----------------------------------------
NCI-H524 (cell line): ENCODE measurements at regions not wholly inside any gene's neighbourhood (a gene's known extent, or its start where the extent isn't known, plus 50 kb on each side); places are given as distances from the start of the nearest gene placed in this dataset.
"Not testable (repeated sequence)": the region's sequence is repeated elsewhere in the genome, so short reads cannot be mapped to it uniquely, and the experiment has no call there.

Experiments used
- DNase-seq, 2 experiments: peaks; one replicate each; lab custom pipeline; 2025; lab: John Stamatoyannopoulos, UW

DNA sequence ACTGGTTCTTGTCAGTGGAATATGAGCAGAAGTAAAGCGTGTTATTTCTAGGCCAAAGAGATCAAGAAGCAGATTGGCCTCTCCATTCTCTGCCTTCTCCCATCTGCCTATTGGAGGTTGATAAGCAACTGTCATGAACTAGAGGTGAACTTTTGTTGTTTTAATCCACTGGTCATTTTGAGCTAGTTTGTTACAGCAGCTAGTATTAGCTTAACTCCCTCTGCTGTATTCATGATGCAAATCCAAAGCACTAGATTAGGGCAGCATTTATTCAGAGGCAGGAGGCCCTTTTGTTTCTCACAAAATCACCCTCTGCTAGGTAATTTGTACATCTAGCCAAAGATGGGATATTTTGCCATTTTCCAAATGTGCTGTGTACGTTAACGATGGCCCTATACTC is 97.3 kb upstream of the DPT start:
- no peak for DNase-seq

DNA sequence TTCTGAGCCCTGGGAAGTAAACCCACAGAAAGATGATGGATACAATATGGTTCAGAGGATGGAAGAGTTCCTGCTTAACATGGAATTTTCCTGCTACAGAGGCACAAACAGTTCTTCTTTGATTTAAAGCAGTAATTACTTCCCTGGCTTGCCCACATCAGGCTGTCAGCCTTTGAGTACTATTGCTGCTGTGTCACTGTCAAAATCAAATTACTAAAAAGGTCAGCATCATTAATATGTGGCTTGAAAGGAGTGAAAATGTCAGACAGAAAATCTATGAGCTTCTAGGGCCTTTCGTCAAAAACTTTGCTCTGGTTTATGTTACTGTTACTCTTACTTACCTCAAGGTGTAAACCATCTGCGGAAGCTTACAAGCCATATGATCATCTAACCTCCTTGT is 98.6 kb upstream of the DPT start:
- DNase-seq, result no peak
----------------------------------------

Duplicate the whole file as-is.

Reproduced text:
NCI-H524 (cell line): ENCODE measurements at regions not wholly inside any gene's neighbourhood (a gene's known extent, or its start where the extent isn't known, plus 50 kb on each side); places are given as distances from the start of the nearest gene placed in this dataset.
"Not testable (repeated sequence)": the region's sequence is repeated elsewhere in the genome, so short reads cannot be mapped to it uniquely, and the experiment has no call there.

Experiments used
- DNase-seq, 2 experiments: peaks; one replicate each; lab custom pipeline; 2025; lab: John Stamatoyannopoulos, UW

DNA sequence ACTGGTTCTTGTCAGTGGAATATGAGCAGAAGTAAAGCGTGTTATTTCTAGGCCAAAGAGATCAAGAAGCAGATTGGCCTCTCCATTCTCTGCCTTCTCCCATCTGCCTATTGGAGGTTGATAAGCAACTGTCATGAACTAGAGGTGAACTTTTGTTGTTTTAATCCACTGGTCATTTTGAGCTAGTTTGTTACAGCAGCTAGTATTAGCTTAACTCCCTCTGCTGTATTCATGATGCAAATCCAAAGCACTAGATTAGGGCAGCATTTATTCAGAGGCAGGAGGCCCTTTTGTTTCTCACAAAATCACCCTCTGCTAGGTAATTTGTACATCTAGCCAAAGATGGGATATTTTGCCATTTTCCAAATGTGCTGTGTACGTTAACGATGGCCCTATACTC is 97.3 kb upstream of the DPT start:
- no peak for DNase-seq

DNA sequence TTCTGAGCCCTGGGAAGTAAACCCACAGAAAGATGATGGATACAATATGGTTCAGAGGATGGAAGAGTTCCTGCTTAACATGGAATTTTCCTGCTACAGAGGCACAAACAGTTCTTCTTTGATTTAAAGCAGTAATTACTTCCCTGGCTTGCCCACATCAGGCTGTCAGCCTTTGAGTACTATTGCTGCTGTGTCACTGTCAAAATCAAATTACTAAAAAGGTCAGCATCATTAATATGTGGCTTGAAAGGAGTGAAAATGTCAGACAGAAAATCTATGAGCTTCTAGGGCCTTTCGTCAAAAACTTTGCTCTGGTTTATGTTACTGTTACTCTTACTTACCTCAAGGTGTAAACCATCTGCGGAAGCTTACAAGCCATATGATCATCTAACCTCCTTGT is 98.6 kb upstream of the DPT start:
- DNase-seq, result no peak